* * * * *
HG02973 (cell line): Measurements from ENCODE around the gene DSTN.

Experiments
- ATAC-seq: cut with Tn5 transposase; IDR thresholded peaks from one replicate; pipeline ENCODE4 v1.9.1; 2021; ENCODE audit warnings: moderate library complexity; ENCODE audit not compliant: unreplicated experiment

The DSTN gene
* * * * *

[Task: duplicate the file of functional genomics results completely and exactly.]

HG02973 (cell line): Measurements from ENCODE around the gene DSTN.

Experiments
- ATAC-seq: cut with Tn5 transposase; IDR thresholded peaks from one replicate; pipeline ENCODE4 v1.9.1; 2021; ENCODE audit warnings: moderate library complexity; ENCODE audit not compliant: unreplicated experiment

The DSTN gene